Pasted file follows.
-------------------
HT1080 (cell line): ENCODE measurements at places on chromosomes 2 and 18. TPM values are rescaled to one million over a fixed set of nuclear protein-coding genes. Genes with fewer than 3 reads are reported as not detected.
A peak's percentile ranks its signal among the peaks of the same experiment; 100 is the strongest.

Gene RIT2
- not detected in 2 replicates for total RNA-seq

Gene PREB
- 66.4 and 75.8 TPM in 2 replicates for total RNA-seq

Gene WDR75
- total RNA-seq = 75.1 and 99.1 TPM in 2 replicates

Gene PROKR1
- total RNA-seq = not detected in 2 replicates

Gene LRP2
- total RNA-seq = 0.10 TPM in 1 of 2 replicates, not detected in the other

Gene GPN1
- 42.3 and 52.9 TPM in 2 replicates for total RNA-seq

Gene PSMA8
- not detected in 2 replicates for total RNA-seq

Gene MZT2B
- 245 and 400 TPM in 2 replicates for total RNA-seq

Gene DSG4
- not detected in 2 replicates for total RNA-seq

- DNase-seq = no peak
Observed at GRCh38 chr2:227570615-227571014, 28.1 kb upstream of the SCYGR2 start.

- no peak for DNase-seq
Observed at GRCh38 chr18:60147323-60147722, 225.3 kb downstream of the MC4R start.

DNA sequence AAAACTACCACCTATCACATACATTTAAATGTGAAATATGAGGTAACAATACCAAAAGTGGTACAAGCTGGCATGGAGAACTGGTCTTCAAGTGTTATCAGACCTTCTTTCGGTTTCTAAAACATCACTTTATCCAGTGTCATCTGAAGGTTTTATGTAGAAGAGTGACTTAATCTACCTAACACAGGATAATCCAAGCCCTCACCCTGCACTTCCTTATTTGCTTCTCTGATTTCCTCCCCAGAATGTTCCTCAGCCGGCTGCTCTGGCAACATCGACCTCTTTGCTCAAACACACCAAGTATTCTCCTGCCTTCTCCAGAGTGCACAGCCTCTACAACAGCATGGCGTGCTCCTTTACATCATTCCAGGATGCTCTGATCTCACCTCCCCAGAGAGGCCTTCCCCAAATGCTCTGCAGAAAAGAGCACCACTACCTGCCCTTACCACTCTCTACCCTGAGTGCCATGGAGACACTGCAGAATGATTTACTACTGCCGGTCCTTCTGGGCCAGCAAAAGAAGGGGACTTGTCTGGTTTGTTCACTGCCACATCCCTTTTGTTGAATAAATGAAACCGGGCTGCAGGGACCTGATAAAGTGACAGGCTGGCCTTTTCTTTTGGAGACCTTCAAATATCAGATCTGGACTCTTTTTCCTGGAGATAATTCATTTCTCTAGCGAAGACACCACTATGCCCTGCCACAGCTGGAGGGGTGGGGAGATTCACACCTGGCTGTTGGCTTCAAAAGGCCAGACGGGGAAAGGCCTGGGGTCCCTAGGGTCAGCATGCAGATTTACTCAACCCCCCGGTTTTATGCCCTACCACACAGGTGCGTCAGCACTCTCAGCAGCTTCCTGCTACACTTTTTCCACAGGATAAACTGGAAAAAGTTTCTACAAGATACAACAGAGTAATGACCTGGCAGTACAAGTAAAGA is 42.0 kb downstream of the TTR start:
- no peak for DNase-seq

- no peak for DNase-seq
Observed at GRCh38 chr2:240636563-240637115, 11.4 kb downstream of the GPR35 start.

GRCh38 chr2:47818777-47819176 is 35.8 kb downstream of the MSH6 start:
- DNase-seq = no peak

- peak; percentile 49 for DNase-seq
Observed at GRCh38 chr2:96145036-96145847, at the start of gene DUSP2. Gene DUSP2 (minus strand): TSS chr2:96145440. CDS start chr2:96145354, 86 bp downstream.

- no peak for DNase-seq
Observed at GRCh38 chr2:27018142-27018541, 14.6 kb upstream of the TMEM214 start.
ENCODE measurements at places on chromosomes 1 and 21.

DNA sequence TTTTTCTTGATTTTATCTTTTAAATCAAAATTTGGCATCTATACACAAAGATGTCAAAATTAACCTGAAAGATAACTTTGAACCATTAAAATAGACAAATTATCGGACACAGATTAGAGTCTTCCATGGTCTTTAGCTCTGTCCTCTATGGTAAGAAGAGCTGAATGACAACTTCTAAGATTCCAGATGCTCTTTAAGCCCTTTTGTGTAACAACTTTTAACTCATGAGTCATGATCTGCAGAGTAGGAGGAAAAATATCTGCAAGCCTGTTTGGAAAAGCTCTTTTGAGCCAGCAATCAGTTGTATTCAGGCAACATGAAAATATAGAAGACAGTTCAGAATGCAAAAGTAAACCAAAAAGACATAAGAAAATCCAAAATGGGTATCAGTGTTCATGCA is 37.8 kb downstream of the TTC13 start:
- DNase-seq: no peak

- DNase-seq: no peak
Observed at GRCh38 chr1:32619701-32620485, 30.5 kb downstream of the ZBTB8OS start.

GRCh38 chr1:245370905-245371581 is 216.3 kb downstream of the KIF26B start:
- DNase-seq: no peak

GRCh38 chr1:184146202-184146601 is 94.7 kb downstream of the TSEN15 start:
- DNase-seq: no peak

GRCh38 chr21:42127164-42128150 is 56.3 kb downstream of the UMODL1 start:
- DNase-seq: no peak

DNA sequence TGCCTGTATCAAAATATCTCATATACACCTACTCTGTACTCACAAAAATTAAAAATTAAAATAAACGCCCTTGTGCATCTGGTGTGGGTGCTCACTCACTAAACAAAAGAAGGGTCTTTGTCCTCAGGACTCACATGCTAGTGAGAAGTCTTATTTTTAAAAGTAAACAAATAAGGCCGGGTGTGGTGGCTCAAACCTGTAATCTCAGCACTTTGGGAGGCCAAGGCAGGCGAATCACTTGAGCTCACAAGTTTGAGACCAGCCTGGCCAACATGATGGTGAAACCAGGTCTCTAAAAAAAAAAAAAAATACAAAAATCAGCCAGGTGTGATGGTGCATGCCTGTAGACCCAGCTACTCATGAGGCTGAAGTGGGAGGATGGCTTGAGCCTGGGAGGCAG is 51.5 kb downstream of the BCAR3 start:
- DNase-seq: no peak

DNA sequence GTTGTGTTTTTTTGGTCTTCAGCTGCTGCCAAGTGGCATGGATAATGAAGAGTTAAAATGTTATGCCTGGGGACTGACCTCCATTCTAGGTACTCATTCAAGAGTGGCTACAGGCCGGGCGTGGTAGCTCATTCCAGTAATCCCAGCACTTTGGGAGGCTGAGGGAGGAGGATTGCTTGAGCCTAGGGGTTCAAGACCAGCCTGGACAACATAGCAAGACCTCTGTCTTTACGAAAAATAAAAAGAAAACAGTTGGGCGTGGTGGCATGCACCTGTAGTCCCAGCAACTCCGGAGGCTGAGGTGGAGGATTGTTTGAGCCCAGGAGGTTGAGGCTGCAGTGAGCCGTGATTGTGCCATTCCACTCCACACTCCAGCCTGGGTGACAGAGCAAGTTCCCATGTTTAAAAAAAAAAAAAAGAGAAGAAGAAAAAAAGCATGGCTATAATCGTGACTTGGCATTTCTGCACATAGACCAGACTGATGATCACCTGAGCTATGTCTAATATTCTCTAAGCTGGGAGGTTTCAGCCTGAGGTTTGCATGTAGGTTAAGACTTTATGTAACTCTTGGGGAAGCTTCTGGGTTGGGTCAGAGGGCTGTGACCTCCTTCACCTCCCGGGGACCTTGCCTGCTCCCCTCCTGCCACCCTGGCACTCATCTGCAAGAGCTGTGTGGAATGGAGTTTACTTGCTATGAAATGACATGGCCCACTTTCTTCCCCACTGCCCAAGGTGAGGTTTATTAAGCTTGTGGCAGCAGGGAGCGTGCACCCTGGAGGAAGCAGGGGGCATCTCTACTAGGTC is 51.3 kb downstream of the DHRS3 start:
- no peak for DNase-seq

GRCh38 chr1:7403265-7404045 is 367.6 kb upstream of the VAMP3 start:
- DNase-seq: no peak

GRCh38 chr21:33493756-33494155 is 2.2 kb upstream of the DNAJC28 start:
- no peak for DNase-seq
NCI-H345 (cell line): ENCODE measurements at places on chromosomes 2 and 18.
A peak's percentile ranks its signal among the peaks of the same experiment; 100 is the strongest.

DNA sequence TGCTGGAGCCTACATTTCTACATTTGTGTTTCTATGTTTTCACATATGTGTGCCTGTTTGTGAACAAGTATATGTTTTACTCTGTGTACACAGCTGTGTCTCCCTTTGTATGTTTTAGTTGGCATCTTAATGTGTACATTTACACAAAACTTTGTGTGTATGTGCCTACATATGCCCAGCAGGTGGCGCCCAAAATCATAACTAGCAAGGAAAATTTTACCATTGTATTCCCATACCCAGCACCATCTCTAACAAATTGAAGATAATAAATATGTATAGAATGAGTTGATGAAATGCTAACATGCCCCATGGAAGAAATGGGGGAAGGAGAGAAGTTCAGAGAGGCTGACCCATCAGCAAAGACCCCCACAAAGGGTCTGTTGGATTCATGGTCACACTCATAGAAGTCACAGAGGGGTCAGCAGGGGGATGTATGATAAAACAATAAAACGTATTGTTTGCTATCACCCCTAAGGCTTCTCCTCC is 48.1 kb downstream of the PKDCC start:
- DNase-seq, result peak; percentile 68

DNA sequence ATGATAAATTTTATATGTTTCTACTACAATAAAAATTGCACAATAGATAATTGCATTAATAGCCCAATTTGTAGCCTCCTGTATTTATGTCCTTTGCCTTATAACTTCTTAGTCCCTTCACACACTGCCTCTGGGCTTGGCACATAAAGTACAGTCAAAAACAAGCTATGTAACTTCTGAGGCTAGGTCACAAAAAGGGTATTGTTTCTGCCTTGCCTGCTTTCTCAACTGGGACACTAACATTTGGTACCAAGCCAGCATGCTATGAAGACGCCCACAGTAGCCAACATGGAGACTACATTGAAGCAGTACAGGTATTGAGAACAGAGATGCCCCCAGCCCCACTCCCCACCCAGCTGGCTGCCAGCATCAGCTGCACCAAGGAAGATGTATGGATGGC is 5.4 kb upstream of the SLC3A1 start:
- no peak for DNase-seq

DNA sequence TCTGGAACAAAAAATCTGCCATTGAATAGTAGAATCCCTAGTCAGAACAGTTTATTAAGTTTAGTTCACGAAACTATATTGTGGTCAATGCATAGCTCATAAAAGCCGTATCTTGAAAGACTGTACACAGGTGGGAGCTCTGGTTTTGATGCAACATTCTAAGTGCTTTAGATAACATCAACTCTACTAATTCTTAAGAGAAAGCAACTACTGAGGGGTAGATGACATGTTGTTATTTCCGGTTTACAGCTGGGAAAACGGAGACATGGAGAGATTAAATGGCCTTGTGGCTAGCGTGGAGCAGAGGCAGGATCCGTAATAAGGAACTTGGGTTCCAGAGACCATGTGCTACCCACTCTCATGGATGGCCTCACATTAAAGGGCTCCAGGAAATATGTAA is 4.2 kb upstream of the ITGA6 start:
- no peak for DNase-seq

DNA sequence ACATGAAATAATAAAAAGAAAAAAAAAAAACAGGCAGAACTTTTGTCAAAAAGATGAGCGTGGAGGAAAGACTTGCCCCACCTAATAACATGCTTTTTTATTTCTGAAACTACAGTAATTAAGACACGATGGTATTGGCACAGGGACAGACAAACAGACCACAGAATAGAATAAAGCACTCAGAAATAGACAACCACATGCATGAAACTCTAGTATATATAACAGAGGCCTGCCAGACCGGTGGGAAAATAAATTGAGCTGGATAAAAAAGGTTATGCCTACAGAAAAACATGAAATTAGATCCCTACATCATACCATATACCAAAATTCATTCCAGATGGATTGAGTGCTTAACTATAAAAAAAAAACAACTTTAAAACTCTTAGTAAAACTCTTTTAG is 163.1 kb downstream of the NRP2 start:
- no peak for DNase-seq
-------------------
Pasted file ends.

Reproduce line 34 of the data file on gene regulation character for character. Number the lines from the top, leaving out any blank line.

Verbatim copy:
Observed at GRCh38 chr2:27018142-27018541, 14.6 kb upstream of the TMEM214 start.